Stephanie Syjuco will have an upcoming solo show at the Catherine Clark gallery. It opens June 4!

With Valentine’s day just around the corner (and, yes, I’m excited, I love the day and don’t care if you don’t), I felt compelled to write about interconnectedness. That lost love, that forgettable love, or that unrequited love in your life all seem to hit people at once on the red-and-pink-heart-chocolate-laden day. So, I wanted to lead you to one of Stephanie Syjuco’s older works that shows Interconnectedness in a much more intimate way. In a sexy way, if you ask me.

Her work, “Interpersonal Relationships Based on Fact, Rumor, or Hearsay, and Depicted as Either Molecular Compositions or Constellation Maps (To the Best of My Knowledge), 2003” charted relationships in the Bay Area art scene. However you want to perceive those relationships, it’s up to you but she does a brilliant job at making you wonder and looking at our connections differently. I never grow tired of her work. You can view the chart here.

More lovey-dovey, interconnected, mushy art related stuff to follow…xoxo

KNiiTTiiNG

On my way to work, I was thinking how I’ve been writing about artists that would, categorically, put themselves on opposite ends of the art spectrum. Craft and Technology. Both types of artists may feel marginalized from the main stream art world. Yet, both have certainly found their way into art museums and galleries by using craft or technology as a means of conveying ideas. For instance, take a look at Stephanie Syjuco’s, The Counterfeit Crochet Project, which examines globalization. LJ Roberts’s creates large scale knitted installations forcing the viewer to confront Self vs. Other. Lastly, sculptor, Tara Donovan who takes Styrofoam cups and other everyday objects we may often neglect and create phenomenal organic sculptures that make you think twice about how we live in the world. Craft, in these cases, force the viewer to be in the world with others.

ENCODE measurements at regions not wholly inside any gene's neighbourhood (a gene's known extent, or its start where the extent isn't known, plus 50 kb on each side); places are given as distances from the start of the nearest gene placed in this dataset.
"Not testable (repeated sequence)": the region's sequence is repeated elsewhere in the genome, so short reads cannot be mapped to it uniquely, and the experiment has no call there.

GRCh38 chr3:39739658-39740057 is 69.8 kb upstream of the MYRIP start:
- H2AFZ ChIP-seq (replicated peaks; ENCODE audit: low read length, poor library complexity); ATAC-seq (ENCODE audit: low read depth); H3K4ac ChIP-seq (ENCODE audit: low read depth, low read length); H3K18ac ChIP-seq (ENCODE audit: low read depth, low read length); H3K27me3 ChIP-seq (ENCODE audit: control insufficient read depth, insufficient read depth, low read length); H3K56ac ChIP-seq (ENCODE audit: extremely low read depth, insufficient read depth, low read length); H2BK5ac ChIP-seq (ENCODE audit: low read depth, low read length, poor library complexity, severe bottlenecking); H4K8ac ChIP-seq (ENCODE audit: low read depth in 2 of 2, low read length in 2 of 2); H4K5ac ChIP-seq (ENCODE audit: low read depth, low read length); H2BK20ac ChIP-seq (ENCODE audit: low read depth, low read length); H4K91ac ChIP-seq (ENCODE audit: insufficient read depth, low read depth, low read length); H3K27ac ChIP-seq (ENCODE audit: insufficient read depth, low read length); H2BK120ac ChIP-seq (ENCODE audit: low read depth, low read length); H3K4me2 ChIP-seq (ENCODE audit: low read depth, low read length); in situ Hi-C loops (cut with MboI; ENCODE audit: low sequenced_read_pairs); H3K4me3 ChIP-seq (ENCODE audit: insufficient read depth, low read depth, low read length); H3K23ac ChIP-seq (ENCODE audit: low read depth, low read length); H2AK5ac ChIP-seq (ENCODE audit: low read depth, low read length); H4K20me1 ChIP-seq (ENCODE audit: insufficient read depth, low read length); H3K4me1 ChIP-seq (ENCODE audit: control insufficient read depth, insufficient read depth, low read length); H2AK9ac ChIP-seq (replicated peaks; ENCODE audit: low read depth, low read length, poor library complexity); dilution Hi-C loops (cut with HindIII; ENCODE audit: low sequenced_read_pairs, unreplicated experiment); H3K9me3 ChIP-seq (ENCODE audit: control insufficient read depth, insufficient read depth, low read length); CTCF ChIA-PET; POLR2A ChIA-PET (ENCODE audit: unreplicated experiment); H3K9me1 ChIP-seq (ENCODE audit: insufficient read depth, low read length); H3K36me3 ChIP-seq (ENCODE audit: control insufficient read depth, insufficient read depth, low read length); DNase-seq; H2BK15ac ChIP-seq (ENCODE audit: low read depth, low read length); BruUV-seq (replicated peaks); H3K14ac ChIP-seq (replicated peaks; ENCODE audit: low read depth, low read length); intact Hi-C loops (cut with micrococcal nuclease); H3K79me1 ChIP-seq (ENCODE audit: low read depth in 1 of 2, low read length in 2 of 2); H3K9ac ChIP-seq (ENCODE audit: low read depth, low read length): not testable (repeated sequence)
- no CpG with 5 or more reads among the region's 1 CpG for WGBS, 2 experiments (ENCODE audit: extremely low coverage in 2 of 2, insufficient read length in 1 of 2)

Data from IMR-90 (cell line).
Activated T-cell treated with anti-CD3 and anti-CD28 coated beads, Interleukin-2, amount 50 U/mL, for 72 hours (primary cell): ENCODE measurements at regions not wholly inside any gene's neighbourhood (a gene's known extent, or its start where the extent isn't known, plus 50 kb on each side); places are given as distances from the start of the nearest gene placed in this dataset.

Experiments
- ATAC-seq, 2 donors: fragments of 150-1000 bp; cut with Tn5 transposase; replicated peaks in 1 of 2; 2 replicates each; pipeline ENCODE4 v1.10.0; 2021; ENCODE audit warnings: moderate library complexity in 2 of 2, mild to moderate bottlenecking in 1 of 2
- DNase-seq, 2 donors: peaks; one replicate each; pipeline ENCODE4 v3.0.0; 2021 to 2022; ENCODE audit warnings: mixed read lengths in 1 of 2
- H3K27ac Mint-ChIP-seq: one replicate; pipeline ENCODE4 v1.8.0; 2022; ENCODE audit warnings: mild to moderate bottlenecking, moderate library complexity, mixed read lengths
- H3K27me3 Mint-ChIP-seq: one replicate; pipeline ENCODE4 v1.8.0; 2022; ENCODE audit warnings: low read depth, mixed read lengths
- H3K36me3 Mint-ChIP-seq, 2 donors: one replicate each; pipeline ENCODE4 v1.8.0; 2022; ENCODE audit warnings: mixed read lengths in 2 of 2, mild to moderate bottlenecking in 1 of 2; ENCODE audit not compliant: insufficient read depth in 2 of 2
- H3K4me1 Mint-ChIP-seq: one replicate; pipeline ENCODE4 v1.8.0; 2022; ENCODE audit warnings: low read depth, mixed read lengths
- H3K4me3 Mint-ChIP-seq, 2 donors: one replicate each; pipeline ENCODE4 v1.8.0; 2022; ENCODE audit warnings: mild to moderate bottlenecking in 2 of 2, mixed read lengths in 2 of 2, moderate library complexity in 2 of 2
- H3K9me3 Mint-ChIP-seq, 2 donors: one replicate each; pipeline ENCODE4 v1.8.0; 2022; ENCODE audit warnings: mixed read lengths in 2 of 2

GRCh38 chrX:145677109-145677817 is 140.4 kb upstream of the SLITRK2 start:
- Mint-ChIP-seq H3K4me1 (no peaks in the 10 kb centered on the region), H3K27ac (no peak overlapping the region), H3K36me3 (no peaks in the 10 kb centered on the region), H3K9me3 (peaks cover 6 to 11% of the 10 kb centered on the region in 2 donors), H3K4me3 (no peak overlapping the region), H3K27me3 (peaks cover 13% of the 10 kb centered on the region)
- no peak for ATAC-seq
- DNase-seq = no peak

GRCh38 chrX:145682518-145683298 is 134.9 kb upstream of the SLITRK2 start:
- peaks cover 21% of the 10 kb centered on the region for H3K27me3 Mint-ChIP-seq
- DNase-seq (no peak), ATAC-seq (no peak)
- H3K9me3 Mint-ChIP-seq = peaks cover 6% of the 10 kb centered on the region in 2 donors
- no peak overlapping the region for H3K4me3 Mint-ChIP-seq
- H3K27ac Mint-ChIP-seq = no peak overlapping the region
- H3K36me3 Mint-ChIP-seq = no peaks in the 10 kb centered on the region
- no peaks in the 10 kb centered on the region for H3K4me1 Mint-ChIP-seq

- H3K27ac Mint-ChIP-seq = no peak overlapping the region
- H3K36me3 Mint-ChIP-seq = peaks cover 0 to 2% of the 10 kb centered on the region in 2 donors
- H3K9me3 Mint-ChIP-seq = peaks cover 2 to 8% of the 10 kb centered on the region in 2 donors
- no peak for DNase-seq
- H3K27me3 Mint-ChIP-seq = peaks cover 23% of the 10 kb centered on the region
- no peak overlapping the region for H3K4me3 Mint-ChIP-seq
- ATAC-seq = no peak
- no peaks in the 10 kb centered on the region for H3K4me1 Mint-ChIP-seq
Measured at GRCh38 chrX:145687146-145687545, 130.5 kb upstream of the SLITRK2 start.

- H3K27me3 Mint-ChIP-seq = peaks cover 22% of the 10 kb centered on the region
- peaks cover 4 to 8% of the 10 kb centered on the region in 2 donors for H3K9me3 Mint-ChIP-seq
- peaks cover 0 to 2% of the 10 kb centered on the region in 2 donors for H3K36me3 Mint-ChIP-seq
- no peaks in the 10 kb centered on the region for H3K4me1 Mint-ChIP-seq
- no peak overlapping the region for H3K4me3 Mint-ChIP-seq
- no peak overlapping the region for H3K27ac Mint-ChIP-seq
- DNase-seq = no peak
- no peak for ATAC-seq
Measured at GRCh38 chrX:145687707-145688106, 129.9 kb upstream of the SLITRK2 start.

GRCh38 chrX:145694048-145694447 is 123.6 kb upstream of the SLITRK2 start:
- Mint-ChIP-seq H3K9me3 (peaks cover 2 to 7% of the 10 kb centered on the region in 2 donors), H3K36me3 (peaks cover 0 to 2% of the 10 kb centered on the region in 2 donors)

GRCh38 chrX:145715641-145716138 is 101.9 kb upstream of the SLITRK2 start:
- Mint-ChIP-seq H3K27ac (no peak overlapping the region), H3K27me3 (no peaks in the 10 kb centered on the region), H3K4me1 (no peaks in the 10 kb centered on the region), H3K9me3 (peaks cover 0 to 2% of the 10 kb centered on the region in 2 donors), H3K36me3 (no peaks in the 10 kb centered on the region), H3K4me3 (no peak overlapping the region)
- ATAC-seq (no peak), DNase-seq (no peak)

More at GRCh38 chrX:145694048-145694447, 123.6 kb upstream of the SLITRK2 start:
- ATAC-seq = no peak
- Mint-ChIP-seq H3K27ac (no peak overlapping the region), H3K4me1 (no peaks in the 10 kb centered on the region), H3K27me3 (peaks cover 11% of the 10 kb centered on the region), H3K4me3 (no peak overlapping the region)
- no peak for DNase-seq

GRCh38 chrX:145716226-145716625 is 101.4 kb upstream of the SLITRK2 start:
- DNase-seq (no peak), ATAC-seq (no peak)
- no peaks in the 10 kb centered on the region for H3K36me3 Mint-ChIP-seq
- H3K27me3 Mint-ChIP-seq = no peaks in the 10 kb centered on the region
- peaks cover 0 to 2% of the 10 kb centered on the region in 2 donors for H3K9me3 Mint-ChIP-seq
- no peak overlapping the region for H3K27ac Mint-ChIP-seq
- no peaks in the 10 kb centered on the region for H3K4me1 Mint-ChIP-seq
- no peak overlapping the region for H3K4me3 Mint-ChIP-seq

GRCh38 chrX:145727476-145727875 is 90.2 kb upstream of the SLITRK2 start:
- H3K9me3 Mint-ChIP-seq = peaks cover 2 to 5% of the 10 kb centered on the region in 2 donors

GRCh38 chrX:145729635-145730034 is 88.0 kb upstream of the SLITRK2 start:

On the other end, you find artists that utilize technological expertise to create works that are interactive. Looking at Brian Knep’s work, the art works physically change based on museum or gallery patrons movements. His use of custom algorithms simulate organic forms in nature and showcase how technology binds us together (through interaction with the space and with each other).  Tim Roseborough’s piece, Singing Garden, the flowers bloom based on sound waves from a viewer’s singing voice. Technology (or New Media), in Knep’s and Roseborough’s work, make the observer part of the creation and brings the viewer full circle back to the self.

I started wondering, what if someone intertwined some type of craft (knitting) and technology (new media). I found this actually exists and not so surprisingly, was featured at the ITAB: International TECHstyle Art Biennial in San Jose Museum of Quilts & Textiles (San Jose, CA).

From the KNiiTTiiNG ‘About’ section web site

“KNiiTTiiNG was created by an artist and an engineer turned behavioral scientist.  Artist Rachel Beth Egenhoefer works with overlaps between technology and textiles. Scientist Kyle E. Jennings is interested in repurposing technology for creative human machine interactions”.

I’ve been promising myself that I would keep to my art writings and dedicate time to those artist heroes I’ve stored in the large unorganized art bin in my mind.  For the longest time, I’ve been out of commission for reasons not even known to me.  In any case, I digress, as always…

One of the Filipina artists I’ve discovered over the years is Stepanie Syjuco.  Her work, seriously, had a profound effect on the way I view highly conceptual and communal based art.  Syjuco definitely has a way of injecting a healthful dose sociological and cultural issues within her work to make the viewer question the way in which one consumes and perceives ‘other’.  For the scope of this entry, I’ve chosen to focus on one of her Counterfeit Crochet Project, which started in 2006 is an ongoing endeavor.

The characteristics and themes most prominent in her work are ideas of the Black Market and the “Hello Kitty” effect, which a term Syjuco coined whilst working on her master’s thesis in Art Practice from Stanford Univeristy.  For the most part, the consumer is sold, provided a product for consumption, for use, yet the process in which this very product is produced goes through the hands of an individual that may not have the income or even pragmatic use for it (i.e., a handbag, piece of clothing, etc.).  It’s been a wild ride of adventures of Syjuco as she teaches and exhibits across the country.  This amazing artist will definitely have you pondering the goods you purchase but also, much more importantly, contemplating your role on a much more global scale…

Originally Posted: March 15, 2008